Can a Troop ask for the Scout to turn in a merit badge workbook when he turns in blue cards.
I suppose they can “ask” but it cannot be required-that would be an additional requirement.
What would be the purpose of getting a workbook with a signed Blue Card? Once an MBC has signed the Blue Card, except for specific circumstances listed in the Guide to Advancement Sections 126.96.36.199 and 188.8.131.52, the MB cannot be revoked.
Let’s be very clear: a workbook is superflouous to earning an MB. Some of us are of the opinion that the better troops will never direct scouts to workbooks, but rather have him/her read the merit badge pamphlet and then converse with a counselor about the material they’ve read and actions they’ve taken.
The accomplished scout should be able to say, “Sir/madame, I never used a MB workbook, ever. But if the committee wishes, I will be more than happy to discuss all that I did and learned from each badge at my next board of review.”
The problem is rubber stamping MBC not from are troop but when a Scout goes to summer camp and comes back with a blue card signed off for camping or when they go to a merit badge collage you know theirs no way they could earn some MB in one day. just asking thought it could be a way to help the Scout learn the info.
That’s a common problem, but not one that would readily be addressed by requiring a scout to fill out a booklet. What I mean by that is twofold. The first point is what’s been noted before: once signed-off by a registered MBC, the MB requirement/badge is complete. Units aren’t allowed to “hold up” that advancement any more than we can hold-up any other type of advancement. The second point is that no unit has qualified MBCs for every badge. If a unit doesn’t have a qualified MBC (e.g. we don’t have one for Lifesaving), how would that unit reasonably judge whether or not the scout had completed the requirements?
I agree that no scout could earn the Camping MB (for example) in a weekend (or even a single week). That doesn’t mean he or she couldn’t go in to a MB Weekend with all of the camping (req 9) and cooking (req 8c) requirements finished, and complete all of the “other” requirements (e.g. 1-4a, 5a-d, all of 6,…) at that event (or by bringing some of those items pre-completed such as duty rosters, trip plans, etc). Even regarding summer camp, if a scout went in with all of the camping requirements (except long-term) completed, did rappelling and a hike climbing 1000ft at camp, and got in the long-term camping nights at camp, that scout could, reasonably, go from not having everything finished to finishing the last bit out.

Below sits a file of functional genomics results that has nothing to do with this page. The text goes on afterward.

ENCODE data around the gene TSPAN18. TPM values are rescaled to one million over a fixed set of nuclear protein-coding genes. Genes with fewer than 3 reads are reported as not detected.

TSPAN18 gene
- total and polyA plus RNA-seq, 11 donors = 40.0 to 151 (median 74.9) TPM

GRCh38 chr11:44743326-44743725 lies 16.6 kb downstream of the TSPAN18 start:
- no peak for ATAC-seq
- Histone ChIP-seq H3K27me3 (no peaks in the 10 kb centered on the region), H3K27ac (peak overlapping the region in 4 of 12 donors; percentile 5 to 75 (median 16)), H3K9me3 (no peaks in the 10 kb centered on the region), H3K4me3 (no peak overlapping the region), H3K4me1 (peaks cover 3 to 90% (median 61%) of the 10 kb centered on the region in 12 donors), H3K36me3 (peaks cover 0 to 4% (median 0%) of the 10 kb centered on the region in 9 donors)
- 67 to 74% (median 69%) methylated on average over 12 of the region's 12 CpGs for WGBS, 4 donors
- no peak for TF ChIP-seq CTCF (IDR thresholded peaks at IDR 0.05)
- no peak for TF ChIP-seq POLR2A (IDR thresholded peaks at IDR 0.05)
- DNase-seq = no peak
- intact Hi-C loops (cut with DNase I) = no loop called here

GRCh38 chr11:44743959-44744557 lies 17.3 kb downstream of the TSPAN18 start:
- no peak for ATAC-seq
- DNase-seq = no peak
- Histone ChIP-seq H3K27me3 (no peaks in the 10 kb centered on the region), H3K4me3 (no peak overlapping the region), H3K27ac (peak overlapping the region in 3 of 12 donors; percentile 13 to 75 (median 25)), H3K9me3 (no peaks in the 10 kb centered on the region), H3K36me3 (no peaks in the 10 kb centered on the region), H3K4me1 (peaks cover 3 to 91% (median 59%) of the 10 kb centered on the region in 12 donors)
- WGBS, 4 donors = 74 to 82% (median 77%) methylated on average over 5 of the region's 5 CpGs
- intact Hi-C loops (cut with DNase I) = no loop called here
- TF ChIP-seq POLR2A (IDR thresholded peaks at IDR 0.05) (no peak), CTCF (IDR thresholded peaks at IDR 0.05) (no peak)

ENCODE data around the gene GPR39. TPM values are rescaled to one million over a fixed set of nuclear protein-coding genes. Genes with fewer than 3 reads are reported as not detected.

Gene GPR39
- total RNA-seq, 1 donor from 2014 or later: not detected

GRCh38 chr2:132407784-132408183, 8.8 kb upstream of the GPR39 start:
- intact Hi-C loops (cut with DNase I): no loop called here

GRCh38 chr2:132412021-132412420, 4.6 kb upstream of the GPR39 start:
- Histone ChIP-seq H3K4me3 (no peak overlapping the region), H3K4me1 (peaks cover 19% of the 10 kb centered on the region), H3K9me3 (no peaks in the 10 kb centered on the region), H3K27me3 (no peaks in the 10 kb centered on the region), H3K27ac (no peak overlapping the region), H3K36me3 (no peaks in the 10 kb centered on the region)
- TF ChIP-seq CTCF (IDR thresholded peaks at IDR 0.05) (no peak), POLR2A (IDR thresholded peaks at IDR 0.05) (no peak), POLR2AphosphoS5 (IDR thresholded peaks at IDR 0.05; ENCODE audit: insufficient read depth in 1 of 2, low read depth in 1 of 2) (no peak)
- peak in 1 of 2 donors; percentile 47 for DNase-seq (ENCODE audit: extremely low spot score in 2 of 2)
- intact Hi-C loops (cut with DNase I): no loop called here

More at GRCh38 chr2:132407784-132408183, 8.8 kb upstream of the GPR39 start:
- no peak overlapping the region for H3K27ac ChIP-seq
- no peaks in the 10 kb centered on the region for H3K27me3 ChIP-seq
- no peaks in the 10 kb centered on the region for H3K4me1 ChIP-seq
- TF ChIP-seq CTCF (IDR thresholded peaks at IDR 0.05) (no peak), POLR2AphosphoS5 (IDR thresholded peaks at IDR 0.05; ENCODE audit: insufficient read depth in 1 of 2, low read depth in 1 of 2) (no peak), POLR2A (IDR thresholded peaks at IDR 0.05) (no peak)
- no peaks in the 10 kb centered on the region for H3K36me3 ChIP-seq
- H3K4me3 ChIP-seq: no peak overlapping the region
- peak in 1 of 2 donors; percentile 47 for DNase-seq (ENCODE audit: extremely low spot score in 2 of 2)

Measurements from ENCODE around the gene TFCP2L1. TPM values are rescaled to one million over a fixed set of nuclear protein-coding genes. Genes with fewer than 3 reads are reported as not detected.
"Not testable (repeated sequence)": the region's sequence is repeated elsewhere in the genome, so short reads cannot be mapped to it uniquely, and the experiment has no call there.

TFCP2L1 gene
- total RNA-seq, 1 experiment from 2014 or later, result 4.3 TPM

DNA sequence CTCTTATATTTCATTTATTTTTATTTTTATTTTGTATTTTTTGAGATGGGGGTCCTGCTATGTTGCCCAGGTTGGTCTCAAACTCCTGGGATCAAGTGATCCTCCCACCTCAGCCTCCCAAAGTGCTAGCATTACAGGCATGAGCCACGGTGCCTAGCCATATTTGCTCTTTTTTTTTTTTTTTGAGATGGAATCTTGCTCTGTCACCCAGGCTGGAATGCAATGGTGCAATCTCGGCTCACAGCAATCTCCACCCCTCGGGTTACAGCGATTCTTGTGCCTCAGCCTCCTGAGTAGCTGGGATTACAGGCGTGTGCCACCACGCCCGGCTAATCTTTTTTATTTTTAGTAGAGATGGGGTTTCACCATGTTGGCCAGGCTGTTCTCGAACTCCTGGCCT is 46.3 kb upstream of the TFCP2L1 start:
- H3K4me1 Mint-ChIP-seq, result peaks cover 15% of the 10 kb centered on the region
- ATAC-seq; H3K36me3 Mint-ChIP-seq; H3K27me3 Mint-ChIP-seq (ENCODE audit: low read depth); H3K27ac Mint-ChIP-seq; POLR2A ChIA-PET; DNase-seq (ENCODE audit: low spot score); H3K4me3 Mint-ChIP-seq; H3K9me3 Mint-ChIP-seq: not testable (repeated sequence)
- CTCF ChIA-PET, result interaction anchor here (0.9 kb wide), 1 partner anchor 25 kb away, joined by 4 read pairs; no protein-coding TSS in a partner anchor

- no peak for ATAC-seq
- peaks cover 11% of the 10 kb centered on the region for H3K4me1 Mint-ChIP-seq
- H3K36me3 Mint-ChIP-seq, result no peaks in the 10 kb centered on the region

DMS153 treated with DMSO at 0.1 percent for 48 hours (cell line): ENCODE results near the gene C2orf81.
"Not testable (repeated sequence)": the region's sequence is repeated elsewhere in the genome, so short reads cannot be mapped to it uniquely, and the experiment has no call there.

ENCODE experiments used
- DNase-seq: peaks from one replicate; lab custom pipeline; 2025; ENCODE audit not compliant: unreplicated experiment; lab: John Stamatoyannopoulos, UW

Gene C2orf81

I would even be hesitant to ask, with the concern that it could be interpreted as an expectation. For example, I told some of my scouts that there are booklets from USSSP they could use to take notes on in preparation for our counseling session if they want, but that they don’t have to use the booklets or even take notes at all. Nevertheless, I had one scout say to me “but I thought we couldn’t meet until I had finished the workbook”. Now, I’m very careful to make sure they understand that the workbook is not a requirement only one possible tool (like a notebook) for them to use, and that the only written things I need to see from them are when the MB requirement says “prepare a written…”
Thank you all for your thoughts.
In most cases, with a fair and friendly approach, a Scout who did not complete the requirements will admit it. Short of this, however, if it remains clear under the circumstances that some or all of the requirements could not have been met, then the merit badge is not reported or awarded, and does not count toward advancement. The unit leader then offers the name of at least one other merit badge counselor through whom any incomplete requirements may be finished. Note that in this case a merit badge is not “taken away” because, although signed off, it was never actually earned.
Two problems exist here. First, you aren’t rubber stamping anything. You are recording that the scout brought in a completed card for the merit badge. The unit’s job is not gatekeeper.
Second, is that one clear point of our program is to impart values. (This falls under citizenship and personal development.) If you don’t believe a scout completed the requirements then have a discussion with the scout. This is far more effective than some paper printed off the internet.
As a note, the BSA has taken a position on the workbooks and it isn’t a positive one. If they wanted workbooks to be the norm, they would provide them. I have no use for them personally. I think they tend to turn the experience into a “school like” experience and that is a major issue with our numbers today. Every scout I have ever spoken with has mentioned the idea of not wanting to attend a meeting because they had transitioned out of “school mode” and not wanting to go to a meeting. My troop avoids school like settings like a plague.
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